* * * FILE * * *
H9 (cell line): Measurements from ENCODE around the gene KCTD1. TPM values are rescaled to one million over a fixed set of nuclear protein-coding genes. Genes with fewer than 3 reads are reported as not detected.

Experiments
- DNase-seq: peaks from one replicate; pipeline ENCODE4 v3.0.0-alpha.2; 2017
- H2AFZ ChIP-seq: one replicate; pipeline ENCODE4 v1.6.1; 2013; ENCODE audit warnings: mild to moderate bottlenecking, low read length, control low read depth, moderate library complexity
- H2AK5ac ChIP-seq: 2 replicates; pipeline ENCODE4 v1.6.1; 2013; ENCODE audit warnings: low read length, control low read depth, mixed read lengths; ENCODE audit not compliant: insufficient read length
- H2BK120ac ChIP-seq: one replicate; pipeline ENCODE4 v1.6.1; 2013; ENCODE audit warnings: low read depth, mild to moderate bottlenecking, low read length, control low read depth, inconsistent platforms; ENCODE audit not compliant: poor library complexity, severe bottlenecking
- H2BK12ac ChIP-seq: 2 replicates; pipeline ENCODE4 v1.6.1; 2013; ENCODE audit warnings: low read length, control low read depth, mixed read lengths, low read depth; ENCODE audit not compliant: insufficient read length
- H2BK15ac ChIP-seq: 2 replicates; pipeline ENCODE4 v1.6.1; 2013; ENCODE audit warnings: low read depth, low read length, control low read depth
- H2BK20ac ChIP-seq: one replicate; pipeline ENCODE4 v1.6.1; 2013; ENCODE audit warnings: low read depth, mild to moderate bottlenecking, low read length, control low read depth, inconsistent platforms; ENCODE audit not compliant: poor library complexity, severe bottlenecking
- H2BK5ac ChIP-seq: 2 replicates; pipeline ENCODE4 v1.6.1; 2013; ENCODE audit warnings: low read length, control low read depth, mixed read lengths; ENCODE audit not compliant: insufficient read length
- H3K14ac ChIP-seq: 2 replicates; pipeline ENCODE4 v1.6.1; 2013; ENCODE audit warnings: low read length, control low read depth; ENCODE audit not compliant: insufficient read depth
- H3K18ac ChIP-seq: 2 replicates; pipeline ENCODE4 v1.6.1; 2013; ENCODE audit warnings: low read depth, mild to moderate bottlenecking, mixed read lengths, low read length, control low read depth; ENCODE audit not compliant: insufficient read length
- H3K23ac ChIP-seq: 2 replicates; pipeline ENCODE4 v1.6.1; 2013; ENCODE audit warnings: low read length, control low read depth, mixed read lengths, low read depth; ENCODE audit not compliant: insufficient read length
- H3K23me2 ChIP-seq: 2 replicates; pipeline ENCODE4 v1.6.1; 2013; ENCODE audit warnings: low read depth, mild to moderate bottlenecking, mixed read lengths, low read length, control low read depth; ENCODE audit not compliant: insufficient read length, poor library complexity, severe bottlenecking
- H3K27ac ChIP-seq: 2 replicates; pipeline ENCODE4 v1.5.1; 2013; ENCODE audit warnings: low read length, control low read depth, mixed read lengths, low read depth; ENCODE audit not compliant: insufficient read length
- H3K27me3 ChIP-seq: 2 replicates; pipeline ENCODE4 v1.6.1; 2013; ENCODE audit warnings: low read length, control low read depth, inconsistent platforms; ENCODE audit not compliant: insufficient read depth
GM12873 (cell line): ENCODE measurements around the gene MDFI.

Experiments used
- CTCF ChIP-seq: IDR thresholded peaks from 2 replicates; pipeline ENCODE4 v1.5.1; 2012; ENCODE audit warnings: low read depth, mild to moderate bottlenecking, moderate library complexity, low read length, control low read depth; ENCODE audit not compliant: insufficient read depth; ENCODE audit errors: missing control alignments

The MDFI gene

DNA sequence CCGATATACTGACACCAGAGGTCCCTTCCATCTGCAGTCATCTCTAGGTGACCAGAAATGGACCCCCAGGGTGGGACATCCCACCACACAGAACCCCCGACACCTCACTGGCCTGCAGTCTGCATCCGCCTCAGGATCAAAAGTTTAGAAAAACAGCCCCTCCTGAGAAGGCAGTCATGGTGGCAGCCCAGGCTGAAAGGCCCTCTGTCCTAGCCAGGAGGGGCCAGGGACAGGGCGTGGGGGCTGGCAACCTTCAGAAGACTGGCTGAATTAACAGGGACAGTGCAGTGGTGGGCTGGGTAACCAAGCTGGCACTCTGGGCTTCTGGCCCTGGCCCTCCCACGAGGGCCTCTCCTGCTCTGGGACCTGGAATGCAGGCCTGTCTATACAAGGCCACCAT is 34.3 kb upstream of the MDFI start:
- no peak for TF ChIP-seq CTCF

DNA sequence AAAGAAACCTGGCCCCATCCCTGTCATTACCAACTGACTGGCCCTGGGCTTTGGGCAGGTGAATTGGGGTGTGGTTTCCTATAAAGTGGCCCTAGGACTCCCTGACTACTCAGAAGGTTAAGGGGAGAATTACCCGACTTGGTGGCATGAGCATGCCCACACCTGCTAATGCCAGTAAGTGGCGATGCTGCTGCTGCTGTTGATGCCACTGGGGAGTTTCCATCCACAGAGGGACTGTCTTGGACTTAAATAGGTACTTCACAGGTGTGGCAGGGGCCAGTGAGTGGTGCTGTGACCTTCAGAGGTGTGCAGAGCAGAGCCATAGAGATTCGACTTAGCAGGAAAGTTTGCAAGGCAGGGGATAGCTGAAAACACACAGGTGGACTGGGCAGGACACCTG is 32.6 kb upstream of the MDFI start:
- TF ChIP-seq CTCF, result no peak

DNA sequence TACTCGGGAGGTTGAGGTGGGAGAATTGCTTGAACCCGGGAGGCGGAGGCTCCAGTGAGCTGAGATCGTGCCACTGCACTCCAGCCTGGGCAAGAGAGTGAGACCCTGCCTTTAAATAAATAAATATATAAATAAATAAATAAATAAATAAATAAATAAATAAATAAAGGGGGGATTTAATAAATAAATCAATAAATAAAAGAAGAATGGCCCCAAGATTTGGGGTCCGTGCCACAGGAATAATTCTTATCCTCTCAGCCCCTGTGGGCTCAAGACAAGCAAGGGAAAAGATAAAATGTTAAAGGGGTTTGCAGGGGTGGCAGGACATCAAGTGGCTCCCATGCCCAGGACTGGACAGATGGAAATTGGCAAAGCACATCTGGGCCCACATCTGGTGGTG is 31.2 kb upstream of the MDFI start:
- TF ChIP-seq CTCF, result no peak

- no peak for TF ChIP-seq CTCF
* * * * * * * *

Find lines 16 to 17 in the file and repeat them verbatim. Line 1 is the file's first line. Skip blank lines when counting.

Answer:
- H3K27me3 ChIP-seq: 2 replicates; pipeline ENCODE4 v1.6.1; 2013; ENCODE audit warnings: low read length, control low read depth, inconsistent platforms; ENCODE audit not compliant: insufficient read depth
GM12873 (cell line): ENCODE measurements around the gene MDFI.